Every week in life I’m tempted to open this column with the immortal words, ‘It’s been an itsy-bitsy week’; and every week I resist the temptation, for the very good reason that if I discourse on itsy-bitsyness fifty-two times a year they’ll dock my pay.
But this week I might just get off with it because it was a week of itsy-bitsyness par excellence. Triviality abounded. The government set the ball rolling with its advice to motorists, faced with yet another fuel crisis. We should keep our tanks half-full, they said, but this made no sense when you counted the days. The tanker-drivers have yet to decide on a date for their strike, and once they do decide they have to give the public a week’s notice. By the time they’ve jumped through these hoops the motorist’s tank will be empty again, and there will be no way of filling it because panic-buying has drained all the forecourts dry.
It transpires that no one is to blame for this. Panic-buying just happens, although it has a curious habit of appearing right out of the blue whenever the TV News tells us that supplies are severely disrupted and that there are huge queues at petrol-stations. But then, broadcasters are not really part of society. They merely observe it, completely detached and with no obligation to behave responsibly. They will rejoin society only when, as a result of media-induced panic-buying, the broadcasters themselves can’t get to work. ‘Sorry, but Mr. Paxman is currently stuck in a queue at a service-station on the B8201.’
The Government then off-loaded some more wisdom. Yes, we should all fill our jerry-cans and keep them in our garages for use in emergencies. This bred other bits of bitsyness. It became apparent, for example, that the nation is deeply divided over how to pronounce ‘garage’. The Government spokesperson, Mr. Francis Maude, pronounces it like a Frenchman: ‘garahj’. You can tell at once that he has a garajj, came from a good home, went to a good school and is a fit person to sit on a Cabinet of millionaires.
The other, far larger, half of the nation pronounce it as they pronounce homage or rummage, which tells you that they went to a state-school and probably don’t have a garage; or, if they do, that it’s crammed to the rafters with barrows, ladders and old mattresses.
But on top of this came the further revelation that few in the nation have any idea what a jerry-can is, and that perhaps Mr. Maude doesn’t know either. Far from running out to fill these great, heavy metal cans carried by US tanks and post-War Lewis trucks, most Brits thought they were being advised to fill any old plastic containers they could find (most conveniently, a two-litre milk carton); and if they didn’t have a garage, to store them under the stairs.
This, again, was in case of emergency, but then a highly intelligent and well-informed Fire Chief informed the nation that this itself could cause an emergency since petrol is widely suspected of inflammatory and explosive behaviour. The Government then withdrew its advice about keeping petrol in jerry-cans, but didn’t tell us where to keep it instead; and at the same time the more responsible sections of the media were alerting us to the alarming levels of rural crime, and especially the epidemic of fuel-thefts from isolated farms.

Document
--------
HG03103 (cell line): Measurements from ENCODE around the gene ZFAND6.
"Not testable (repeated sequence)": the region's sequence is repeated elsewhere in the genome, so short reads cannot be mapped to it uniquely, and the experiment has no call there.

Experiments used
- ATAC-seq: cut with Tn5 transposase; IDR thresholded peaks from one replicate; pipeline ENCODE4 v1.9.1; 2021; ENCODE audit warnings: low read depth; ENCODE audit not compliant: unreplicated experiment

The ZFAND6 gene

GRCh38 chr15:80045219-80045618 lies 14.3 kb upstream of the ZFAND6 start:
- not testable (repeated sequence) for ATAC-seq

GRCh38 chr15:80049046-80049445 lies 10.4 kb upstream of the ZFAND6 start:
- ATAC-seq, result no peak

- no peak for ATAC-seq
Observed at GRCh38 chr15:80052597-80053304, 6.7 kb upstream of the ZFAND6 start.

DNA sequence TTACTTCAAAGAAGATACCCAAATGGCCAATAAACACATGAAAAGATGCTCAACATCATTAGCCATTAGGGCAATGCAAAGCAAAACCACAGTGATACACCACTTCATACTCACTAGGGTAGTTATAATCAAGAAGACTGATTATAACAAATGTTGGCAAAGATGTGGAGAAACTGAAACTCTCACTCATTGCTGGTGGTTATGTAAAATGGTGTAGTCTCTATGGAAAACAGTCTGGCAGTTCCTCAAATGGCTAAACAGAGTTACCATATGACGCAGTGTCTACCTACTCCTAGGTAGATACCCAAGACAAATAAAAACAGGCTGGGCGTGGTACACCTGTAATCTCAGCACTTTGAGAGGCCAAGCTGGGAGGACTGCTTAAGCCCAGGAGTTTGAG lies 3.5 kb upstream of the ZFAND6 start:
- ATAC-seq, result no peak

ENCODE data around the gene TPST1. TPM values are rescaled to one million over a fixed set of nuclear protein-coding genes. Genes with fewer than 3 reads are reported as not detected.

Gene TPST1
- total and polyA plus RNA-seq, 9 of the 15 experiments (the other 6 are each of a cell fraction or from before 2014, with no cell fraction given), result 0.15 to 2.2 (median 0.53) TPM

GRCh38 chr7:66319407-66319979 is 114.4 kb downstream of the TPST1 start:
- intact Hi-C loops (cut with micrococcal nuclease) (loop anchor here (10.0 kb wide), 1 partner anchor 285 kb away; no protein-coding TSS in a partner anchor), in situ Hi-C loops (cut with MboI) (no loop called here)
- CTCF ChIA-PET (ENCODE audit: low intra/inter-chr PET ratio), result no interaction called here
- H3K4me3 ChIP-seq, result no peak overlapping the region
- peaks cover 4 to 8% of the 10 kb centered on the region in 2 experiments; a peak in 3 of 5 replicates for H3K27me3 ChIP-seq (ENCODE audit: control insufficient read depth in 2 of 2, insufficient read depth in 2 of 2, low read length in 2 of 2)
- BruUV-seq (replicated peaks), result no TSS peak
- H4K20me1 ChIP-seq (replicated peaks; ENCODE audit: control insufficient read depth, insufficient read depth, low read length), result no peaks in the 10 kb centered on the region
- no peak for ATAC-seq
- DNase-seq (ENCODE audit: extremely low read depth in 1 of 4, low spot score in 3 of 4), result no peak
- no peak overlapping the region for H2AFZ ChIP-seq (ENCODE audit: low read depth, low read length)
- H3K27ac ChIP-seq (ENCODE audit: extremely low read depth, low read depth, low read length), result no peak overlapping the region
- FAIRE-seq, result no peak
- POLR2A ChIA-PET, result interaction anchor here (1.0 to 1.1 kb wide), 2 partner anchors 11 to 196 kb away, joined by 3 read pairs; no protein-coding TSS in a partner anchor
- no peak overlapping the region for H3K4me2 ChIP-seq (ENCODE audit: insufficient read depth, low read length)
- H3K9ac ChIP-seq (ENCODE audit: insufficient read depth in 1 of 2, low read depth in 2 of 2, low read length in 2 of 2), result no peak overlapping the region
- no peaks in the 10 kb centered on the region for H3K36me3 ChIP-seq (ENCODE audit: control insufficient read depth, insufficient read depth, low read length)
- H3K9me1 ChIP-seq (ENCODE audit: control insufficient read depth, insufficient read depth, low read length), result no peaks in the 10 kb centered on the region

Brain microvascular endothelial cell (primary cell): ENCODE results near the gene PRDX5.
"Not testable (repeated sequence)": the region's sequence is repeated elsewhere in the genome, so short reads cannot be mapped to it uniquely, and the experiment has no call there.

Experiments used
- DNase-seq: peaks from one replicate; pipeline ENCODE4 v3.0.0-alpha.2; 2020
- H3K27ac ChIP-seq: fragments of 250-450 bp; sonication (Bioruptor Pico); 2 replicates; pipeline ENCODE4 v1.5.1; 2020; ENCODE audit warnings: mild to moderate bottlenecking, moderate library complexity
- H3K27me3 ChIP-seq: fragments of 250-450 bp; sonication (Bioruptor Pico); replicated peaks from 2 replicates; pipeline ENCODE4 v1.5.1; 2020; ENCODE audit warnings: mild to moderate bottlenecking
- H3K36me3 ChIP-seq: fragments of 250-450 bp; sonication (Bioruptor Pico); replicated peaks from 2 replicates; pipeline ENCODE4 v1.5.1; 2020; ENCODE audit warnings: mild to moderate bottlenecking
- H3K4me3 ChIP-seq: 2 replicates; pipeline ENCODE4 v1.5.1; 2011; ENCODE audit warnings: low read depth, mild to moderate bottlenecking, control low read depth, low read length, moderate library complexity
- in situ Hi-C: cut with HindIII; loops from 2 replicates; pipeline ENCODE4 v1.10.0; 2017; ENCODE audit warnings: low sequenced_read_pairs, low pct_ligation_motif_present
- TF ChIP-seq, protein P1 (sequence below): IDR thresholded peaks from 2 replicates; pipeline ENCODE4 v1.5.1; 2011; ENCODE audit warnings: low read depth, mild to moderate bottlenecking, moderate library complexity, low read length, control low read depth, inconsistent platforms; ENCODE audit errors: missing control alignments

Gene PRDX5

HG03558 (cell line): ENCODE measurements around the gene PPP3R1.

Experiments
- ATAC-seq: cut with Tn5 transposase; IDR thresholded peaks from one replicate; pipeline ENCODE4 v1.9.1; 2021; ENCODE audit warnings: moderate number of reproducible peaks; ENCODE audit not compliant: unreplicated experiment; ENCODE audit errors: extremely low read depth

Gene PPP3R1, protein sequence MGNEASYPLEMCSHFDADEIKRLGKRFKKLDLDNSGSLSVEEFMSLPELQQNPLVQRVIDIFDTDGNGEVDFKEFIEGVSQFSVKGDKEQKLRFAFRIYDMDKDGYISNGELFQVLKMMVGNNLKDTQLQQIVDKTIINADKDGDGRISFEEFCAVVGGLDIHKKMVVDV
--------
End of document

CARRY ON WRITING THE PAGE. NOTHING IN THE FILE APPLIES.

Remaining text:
But just as all this was threatening to settle down (for the meantime) another item joined the itsy-bitsyness: the honourable pasty. It turned out to be part of a larger story (or, perhaps, of no more than an urban myth). In his recent budget, the Chancellor put great faith in the rich. If he reduced their tax from 50p to 45p in the Pound, their natural goodness and patriotism would assert itself, they would abandon their historic addiction to tax avoidance and their dues would flow in to the Treasury.
But he could not be entirely confident in the integrity of his class, and so he resorted to his usual fall-back measure: tax the poor (who, apparently, are much more faithful tax-payers); and one thing on which they were not already taxed was hot, as distinct from cold, food. Hence the new measure. If you buy a cold pasty there is no VAT; if you buy a hot one, there is.
For all I know this may also apply to fish-and-chips. Both the fish and the chips were clearly cold at some point in the day, which means that if they are hot when you buy them, they must have been heated and are therefore liable to tax.
But it was not the fish-and-chips that made the itsy-bitsy headlines, but the pasties, which you buy in a bakery, and which originally arrived in this country from Cornwall . What the Chancellor didn’t know was that pasty is what every British worker has for lunch, and suddenly he found himself standing in a second big hole, right beside the Granny Tax one. He was taxing the lunches of the poor (though it has to be admitted that those who lunch in the Ritz also pay VAT).
Then matters took a sudden turn for the even more worse. Pasties assumed a symbolic significance: no politician could be ‘a man of the people’ unless he had a pasty for lunch every day, and this left our governors without a fig-leaf of street-cred. But suddenly they all knew what a pasty was, some had seen one and one or two had even tasted one, and it had been very good.
The whole Cabinet was now safely working-class; and this, in an itsy-bitsy week opened the door to a profundity. How do politicians prove they’re human? The obvious answer would be, ‘By erring,’ but that, apparently, won’t do. They need a bit more. And so, Gladstone cut down trees. Harold Wilson smoked a pipe and used HP sauce. Margaret Thatcher was a grocer’s daughter. Tony Blair wore jeans and owned a guitar.
The rest are now praying that God will re-write their CVs and fix it for them to have been born in a council house, starved as children and left school with no qualifications. That should pull in the votes.
This column first appeared in the West Highland Free Press, Friday 6 April 2012.